• Deadletter Queues - The DeadletterQueue sample shows how to use the deadletter queue for setting aside messages that cannot be processed, and how to receive from the deadletter queue to inspect, repair, and resubmit such messages.
  • Time To Live - The TimeToLive example shows the basic functionality of the TimeToLive option for messages as well as handling of the deadletter queue where messages can optionally be stored by the system as they expire.

Networking

  • Proxy Use - The QueuesWithProxy sample shows how to use the ProxySelector class to connect to Service Bus via a proxy as well as how to configure basic authentication with a proxy.

Apache Qpid JMS

The Qpid JMS client is a third party open source component managed by the Apache Qpid project. It is compatible with Service Bus via its AMQP 1.0 proptocol support and can be used as an "lowest common denominator" alternative when the JMS API has been chosen for an existing application that is being moved onto Azure Service Bus. Mind that JMS 2.0 gestures that change the namespace topology, like creating durable subscriptions or temporary queues, are not supported with Azure Service Bus via JMS at this time.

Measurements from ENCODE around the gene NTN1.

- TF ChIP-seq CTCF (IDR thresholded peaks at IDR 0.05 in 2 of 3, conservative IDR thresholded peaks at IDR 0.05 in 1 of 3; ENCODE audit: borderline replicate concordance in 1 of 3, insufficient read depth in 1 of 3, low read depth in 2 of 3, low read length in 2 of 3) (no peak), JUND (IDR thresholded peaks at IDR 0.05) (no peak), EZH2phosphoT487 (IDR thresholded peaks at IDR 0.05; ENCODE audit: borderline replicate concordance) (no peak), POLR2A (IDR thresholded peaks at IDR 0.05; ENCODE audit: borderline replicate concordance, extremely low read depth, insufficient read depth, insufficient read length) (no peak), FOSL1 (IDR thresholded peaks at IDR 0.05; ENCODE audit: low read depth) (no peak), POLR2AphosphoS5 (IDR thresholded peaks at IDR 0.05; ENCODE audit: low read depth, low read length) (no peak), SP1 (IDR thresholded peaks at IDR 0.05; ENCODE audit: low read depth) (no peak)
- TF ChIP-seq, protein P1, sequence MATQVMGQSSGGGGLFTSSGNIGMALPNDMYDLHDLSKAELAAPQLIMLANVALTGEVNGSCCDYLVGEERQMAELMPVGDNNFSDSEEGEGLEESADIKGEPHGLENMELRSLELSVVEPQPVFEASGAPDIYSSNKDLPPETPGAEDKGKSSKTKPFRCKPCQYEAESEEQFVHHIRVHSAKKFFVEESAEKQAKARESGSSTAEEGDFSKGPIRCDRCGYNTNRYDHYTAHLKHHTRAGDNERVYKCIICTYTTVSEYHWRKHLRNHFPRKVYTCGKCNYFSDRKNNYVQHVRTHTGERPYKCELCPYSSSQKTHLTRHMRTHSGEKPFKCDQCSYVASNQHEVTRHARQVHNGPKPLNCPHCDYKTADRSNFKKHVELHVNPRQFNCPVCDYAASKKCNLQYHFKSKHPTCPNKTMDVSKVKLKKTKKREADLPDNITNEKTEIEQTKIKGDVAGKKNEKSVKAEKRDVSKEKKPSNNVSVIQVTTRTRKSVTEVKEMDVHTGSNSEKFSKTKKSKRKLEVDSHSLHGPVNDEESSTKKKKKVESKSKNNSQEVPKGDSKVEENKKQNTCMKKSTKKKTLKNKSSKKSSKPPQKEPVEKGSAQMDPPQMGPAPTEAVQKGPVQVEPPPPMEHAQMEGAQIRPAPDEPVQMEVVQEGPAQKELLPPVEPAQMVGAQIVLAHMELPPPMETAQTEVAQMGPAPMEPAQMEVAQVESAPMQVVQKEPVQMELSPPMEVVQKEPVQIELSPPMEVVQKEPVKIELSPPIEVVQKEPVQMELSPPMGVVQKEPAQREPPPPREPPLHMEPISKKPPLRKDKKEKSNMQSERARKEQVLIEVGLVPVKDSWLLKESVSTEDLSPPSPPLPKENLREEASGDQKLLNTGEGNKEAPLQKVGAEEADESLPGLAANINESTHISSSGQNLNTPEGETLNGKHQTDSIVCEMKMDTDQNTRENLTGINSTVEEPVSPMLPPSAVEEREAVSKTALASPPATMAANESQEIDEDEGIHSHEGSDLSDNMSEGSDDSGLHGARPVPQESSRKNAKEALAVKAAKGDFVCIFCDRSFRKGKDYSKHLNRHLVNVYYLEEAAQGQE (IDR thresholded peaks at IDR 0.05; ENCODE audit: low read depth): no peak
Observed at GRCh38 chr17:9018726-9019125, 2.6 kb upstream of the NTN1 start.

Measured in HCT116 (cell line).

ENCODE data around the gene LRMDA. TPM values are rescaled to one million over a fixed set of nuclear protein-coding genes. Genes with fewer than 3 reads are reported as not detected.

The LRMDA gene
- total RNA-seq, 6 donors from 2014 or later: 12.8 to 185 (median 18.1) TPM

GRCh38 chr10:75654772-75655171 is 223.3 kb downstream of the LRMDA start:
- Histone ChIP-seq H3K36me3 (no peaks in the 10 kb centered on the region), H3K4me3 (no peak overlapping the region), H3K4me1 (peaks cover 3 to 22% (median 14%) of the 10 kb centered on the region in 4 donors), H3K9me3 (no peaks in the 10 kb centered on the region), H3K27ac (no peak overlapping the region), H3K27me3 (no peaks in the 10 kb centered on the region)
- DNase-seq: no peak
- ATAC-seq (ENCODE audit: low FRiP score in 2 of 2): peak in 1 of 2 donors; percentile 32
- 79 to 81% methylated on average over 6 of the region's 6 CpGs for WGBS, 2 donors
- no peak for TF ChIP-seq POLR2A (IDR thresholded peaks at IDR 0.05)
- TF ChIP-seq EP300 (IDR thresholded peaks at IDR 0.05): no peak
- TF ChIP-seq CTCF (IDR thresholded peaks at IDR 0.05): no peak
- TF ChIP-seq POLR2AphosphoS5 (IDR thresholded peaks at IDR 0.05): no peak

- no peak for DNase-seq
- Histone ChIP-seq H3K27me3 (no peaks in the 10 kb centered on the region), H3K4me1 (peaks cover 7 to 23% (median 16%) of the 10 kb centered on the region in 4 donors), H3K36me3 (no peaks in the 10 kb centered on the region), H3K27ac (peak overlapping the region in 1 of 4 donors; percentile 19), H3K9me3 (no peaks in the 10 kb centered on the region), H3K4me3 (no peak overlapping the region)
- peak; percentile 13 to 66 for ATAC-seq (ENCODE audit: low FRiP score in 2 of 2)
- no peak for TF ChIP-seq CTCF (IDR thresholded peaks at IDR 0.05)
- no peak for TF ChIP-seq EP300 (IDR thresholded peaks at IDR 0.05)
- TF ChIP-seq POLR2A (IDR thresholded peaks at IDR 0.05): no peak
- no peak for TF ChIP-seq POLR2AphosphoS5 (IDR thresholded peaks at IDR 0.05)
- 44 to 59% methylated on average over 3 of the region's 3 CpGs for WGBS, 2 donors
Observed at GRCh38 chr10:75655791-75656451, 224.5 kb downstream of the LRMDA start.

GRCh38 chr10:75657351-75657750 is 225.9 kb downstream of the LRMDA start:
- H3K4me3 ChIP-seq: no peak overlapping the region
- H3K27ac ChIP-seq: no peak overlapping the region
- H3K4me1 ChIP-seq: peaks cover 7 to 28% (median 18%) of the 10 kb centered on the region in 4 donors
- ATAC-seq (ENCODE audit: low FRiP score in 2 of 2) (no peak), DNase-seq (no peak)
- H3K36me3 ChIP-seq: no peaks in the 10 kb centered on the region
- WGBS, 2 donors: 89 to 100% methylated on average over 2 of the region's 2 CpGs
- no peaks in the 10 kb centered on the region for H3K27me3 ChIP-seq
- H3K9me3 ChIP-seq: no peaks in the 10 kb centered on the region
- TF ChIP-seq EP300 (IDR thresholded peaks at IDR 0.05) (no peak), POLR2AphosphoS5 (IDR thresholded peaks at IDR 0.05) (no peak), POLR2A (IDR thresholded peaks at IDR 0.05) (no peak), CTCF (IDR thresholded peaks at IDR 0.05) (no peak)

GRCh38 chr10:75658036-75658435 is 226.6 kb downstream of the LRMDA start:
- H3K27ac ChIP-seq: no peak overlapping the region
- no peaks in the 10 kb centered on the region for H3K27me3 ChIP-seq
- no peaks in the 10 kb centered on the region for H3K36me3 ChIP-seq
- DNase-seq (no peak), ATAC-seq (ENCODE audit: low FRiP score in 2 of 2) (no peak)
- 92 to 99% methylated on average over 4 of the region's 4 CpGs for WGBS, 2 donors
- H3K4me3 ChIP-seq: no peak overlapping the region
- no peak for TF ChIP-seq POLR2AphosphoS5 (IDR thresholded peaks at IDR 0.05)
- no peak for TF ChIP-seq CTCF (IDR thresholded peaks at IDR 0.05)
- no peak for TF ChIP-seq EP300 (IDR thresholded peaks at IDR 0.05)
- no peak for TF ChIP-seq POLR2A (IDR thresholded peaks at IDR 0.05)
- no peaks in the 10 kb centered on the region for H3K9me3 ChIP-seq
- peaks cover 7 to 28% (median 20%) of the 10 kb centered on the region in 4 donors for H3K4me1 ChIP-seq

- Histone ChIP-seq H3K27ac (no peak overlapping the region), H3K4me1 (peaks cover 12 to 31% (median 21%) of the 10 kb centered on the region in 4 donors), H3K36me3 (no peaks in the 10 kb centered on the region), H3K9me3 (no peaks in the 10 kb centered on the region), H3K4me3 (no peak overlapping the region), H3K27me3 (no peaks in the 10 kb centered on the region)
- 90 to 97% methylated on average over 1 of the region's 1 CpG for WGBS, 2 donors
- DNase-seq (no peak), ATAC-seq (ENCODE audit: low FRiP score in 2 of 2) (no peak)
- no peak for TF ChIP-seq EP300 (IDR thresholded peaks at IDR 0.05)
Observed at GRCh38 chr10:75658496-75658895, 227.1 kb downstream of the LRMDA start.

Getting Started

  • Getting Started with Queues - The JmsQueueQuickstart sample illustrates the basic send and receive gestures for interacting with a previously provisioned Service Bus Queue. Most other samples in this repository are derivatives of this basic sample.
  • Getting Started with Topics - The JmsTopicQuickstart sample illustrates the basic gestures for sending messages into Topics and receiving them from Subscriptions.

Setup

First, clone this git repository locally.

The samples require creating an Azure subscription if you don't have one. You also need
a Service Bus namespace, and a simple basic topology of a few exemplary queues, topics, and subscriptions. To set those up, with an Azure Service Bus "Standard" namespace, just click the button below and follow the further instructions on the Azure Portal:

The free Azure subscription offer includes a service credit that will take you very far with all your experiments. The prorated monthly base fee for Service Bus Standard includes a generous allocation of message operations, and you can even run a large Service Bus Premium namespace with 4 Messaging Units for several days.

You can also deploy the resource manager template from the command line:

Setup using the Azure CLI

With the Azure CLI, you first create a named resource group in an Azure region, selected by the --location argument, and then deploy the template into the resource group. The template file with the Service Bus topology for these samples is located in the scripts subdirectory. The namespace name argument becomes the leftmost portion of the fully qualifed domain name of your Service Bus namespace (e.g. {name}.servicebus.windows.net or {name}.servicebus.cloudapi.de) and must therefore be globally unique. There will be error feedback if you pick a name that already exists.

az group create --name {rg-name} --location "Central US"